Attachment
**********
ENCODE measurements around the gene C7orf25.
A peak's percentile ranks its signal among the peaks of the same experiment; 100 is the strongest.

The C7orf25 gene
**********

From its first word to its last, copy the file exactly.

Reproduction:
ENCODE measurements around the gene C7orf25.
A peak's percentile ranks its signal among the peaks of the same experiment; 100 is the strongest.

The C7orf25 gene